This month’s edition of International Journal of Sports Physical Therapy is dedicated to Patellofemoral Pain Syndrome.
Original level of evidence: 5
See Lamen’s overview of the examination of the Patellofemoral joint.
Original Article and Abstract can be found here. EXAMINATION OF THE PATELLOFEMORAL JOINT
Intro – PFPS (Patello Femoral Pain Syndrome) accounts for up to 25% of all sports injuries. No single special test used to diagnose, process of elimination and patient history is extremely important.
History – PFPS is a nonspecific complaint that associated with multiple conditions. This includes compressive issues, instability, biomechanical dysfunction, direct patellar trauma, soft tissue lesions, overuse syndromes, osteochondritis dissecans, and neurologic disorders. Compressive can be described as by aching, exacerbated when the knee is flexed for extended periods of time. Patients with patellar instability c/o symptoms as knee slipping, giving way, giving out, about to give. Instability may not be a macrotraumatic or patellar dislocation. Biomechanical issues as increased knee valgus, increased hip adduction and Tibial abduction or foot pronation can be complaints of pain that is localized to the anterior knee. These symptoms are made worse with mal-alignment syndrome in the classic presentation of internally rotated femur, externally rotated tibia and pronated foot. Direct patellar trauma is often treated in the acute phase and painful as a result of potential fractures, dislocations, and associated articular cartilage lesions, such as Osteochondritis Dissecans. Soft tissue lesions include plica syndrome, fat pad syndrome (Hoffa’s Syndrome), and bursitis. Soft tissue tendon disorders present with pain along a tendon or its attachment. Pain can be aggravated with activity, quick movements, deceleration, and jumping. A common apophyseal injury in teenagers involving the patella is Sindig-Larsen Johannsen’s Syndrome. Overuse injuries occur when training type, frequency, duration or intensity exceeds the body’s healing response. Common in in athletes such as runners, cyclists, weight lifters. Osteochondritis dissecans can create PFPS symptoms that are deep in the knee with c/o of pain more retropatellar. Patellar dislocations can result in an OCD lesion. However because these lesions are behind the patella they are often very painful with reported primary location of pain is peri-patellar. Consistent knee effusion, difficulty with weight bearing may indicate need for medical imaging.
Physical Exam Observation – Start with the Standing Observation – alignment, patella position, observation should be anterior and lateral, assess Q-Angle abnormalities, Leg Length measurements, foot posture. Excessive pronation can be visualized in barefoot standing.
Dynamic movement assessments – Step down test – Step down from a 20 cm box 5-10 times with arms crossed on chest until heel touches the floor. Assessing for trunk and pelvis deviations, hip add and IR are likely, and knee alignment (varus/valgus) relative to foot. Also watch for hands to uncross to help complete movement. Lateral step down test – standing on 15 cm step requires knee bend to 60 degrees to touch uninvolved heel to the ground. Single leg squat test – 80% of PFP is evident in 80% of people who are positive. Gait.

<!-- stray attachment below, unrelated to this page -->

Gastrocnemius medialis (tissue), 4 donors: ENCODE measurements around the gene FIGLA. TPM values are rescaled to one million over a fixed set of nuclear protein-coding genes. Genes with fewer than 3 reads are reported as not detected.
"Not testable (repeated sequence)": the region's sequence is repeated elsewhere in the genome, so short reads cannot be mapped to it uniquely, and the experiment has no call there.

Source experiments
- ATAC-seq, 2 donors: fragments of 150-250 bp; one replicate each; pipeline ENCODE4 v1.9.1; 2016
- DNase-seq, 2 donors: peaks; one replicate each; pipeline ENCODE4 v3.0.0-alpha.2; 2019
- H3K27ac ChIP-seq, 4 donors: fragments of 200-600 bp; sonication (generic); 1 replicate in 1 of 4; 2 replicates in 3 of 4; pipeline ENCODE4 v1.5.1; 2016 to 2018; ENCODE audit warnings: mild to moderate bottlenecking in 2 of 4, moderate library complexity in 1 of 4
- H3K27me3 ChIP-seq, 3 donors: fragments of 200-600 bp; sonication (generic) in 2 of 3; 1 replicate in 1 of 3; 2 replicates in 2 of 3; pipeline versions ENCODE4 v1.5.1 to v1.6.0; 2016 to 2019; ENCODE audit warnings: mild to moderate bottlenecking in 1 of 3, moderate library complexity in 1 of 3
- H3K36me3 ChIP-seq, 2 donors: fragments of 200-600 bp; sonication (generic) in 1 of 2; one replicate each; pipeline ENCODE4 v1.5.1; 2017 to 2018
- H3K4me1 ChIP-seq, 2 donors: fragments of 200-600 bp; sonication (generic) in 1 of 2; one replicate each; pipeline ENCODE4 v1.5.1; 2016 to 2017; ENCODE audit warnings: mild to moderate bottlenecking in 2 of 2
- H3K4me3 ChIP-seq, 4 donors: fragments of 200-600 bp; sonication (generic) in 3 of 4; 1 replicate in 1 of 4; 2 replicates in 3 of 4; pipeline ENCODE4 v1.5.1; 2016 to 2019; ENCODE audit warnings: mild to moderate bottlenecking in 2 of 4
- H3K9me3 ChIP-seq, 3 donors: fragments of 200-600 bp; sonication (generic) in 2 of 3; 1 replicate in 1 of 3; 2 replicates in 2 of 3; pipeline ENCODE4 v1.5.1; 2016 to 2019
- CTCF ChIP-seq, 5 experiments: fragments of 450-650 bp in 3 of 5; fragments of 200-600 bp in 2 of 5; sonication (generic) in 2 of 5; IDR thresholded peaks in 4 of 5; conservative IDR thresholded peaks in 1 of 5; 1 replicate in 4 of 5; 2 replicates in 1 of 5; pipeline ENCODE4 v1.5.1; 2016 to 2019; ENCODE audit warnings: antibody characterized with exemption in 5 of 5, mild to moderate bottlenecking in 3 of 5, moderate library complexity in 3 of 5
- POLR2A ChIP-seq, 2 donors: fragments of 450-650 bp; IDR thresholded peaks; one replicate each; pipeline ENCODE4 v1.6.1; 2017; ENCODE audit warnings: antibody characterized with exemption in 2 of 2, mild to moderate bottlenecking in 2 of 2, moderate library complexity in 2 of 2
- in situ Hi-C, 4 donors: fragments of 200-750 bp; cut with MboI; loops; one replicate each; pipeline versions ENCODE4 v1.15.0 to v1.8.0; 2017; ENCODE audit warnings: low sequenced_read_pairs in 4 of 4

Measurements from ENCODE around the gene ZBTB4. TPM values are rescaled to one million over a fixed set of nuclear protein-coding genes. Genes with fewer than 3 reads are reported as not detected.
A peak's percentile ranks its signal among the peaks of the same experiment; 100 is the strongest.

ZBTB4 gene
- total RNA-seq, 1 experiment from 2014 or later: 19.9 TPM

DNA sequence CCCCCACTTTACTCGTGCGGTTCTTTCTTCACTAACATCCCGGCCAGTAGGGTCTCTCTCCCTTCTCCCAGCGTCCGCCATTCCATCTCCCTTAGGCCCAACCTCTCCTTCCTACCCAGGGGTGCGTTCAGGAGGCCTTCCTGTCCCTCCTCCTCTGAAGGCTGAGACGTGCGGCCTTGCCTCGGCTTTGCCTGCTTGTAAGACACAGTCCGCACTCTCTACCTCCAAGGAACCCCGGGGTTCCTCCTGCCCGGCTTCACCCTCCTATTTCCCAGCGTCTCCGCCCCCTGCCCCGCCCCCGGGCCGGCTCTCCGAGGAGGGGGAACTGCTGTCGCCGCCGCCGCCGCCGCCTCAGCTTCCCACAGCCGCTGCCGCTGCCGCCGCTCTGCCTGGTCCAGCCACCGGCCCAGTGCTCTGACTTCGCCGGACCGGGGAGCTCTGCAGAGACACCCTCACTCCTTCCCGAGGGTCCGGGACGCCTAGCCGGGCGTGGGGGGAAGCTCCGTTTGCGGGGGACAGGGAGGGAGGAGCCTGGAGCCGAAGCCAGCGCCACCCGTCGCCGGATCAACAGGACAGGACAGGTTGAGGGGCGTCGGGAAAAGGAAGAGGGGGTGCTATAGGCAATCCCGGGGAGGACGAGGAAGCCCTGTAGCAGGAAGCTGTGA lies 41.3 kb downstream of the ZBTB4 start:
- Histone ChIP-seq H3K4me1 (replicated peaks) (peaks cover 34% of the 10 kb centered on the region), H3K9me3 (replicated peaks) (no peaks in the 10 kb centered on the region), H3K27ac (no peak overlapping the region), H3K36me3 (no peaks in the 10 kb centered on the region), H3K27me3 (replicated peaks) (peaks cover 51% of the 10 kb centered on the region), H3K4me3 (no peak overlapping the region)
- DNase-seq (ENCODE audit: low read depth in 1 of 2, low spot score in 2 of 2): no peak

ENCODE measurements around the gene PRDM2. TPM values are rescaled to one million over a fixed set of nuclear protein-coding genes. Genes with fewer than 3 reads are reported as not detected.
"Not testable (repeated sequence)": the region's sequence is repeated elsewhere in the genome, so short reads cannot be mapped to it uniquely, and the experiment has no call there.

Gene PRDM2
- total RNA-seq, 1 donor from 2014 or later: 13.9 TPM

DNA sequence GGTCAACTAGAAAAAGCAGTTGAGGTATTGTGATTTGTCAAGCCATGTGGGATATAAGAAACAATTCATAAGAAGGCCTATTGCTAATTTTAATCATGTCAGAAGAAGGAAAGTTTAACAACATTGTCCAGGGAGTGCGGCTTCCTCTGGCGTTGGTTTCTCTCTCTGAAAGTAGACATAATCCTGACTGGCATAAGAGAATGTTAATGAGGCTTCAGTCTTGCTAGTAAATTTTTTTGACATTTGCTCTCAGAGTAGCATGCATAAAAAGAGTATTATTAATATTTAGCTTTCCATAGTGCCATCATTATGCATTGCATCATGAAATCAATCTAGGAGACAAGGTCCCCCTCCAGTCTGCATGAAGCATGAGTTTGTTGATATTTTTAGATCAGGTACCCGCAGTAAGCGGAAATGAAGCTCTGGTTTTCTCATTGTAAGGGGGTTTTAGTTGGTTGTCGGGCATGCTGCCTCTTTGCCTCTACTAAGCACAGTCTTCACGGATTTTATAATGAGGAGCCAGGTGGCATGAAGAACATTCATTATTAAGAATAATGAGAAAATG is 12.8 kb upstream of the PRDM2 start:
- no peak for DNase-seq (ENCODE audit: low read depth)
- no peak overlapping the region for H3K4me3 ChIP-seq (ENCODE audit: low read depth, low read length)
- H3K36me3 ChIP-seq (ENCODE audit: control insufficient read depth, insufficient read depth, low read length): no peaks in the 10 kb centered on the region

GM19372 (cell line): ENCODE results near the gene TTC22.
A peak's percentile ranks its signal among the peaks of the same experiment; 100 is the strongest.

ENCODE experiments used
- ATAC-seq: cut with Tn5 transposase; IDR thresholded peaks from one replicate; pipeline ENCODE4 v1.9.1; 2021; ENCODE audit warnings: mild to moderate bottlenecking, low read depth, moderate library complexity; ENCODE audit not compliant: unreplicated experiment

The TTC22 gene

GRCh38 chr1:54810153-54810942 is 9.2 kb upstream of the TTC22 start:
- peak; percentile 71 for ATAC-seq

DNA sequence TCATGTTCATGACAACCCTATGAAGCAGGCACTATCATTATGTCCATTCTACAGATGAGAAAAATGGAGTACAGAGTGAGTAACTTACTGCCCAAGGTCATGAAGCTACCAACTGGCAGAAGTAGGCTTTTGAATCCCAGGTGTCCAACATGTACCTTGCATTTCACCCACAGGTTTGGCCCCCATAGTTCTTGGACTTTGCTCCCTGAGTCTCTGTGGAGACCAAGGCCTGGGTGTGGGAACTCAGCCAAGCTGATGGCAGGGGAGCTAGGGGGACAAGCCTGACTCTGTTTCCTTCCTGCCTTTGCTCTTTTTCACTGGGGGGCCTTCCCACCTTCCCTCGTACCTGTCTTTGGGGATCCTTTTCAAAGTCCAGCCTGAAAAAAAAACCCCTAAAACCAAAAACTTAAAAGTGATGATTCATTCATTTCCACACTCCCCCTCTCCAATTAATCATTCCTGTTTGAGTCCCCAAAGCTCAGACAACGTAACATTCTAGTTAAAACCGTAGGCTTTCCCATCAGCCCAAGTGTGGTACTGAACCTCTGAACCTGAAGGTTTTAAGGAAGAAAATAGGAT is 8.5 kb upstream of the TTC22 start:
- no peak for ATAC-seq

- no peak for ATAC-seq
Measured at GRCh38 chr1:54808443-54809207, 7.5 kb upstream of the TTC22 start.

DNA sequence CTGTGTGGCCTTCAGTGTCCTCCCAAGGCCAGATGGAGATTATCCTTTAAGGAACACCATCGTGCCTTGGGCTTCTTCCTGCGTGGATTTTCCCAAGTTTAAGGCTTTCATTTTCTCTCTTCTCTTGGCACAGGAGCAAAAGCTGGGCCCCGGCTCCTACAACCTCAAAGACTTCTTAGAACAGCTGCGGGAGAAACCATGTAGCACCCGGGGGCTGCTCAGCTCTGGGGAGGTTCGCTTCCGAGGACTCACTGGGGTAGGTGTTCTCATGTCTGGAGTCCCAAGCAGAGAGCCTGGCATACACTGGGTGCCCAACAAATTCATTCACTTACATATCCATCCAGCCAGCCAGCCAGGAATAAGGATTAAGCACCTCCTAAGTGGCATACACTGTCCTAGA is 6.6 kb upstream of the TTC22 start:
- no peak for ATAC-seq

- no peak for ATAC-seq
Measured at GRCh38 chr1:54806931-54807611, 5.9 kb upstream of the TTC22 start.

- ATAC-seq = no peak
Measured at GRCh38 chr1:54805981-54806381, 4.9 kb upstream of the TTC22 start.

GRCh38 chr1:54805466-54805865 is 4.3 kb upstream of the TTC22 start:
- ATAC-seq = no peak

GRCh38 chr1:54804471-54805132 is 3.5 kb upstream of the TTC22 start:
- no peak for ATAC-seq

Examination for hypermobility – Beighton Index. Seated exam – Seated in tripod position at edge of table perform palpation and assess passive and active patellar tracking. Strength testing in sitting – hip flx, hip ER, hip IR, knee extension.
Supine exam – Clear referral joints such radicular symptoms. Lumbar, SI, and hip, and local palpation. Objective measures such as AROM and PROM of the knee, hip, and ankle. Passive patella mobility in 30 degrees of flexion to best assess. (towel under knee).
Flexibility tests – 90/90, long sit HS, Thomas Test. Special Testing- Banks Sign or Apprehension for patella dislocation, moving patella apprehension test. Lateral deep retinacular tightness is common in those with PFPS. Lateral retinacular structures also include attachments from the IT band and the lateral patellofemoral and patellotibial ligaments. The force vectorof these tissues is more posterior than lateral causing a compressive force and why when tight they create more of a tilt vs lateral glide. The patellar tilt test assesses deep retinacular fibers. This test is performed with the knee in full extension. With the patella in the trochlea groove at 30-40 degrees of flexion creating tension of the deep retinacular fibers. If the patient’s patella does not tilt back to neutral it is indicative of excessive lateral tightness and the potential to have excessive lateral pressure syndrome. Comparing to contralateral side is extremely important. The patella should tilt 15 degrees with both medial and lateral tilts.
Neurological exam – Stork test in standing, looking again for alignment and potential Trendelenburg sign. Quick Myotome and Dermatome testing. Side lying exam – Flexibility testing and strength with hip abd and hip add. Prone exam – Prone Knee bend or Ely’s test to assess for pain and Quad tightness. Strength testing – hip extension both knee straight and in flexion, knee flexors. Functional testing – 2-legged jump, single-leg hop, Lower Extremity Functional Test (LEFT), and then functional specificity testing.
Imaging – X-ray, MRI (especially if OCD is suspected) Conclusions – PFPS is a complex pathology that is critical to use a systematic examination including careful review of both proximal and distal factors that could be contributing to this problem –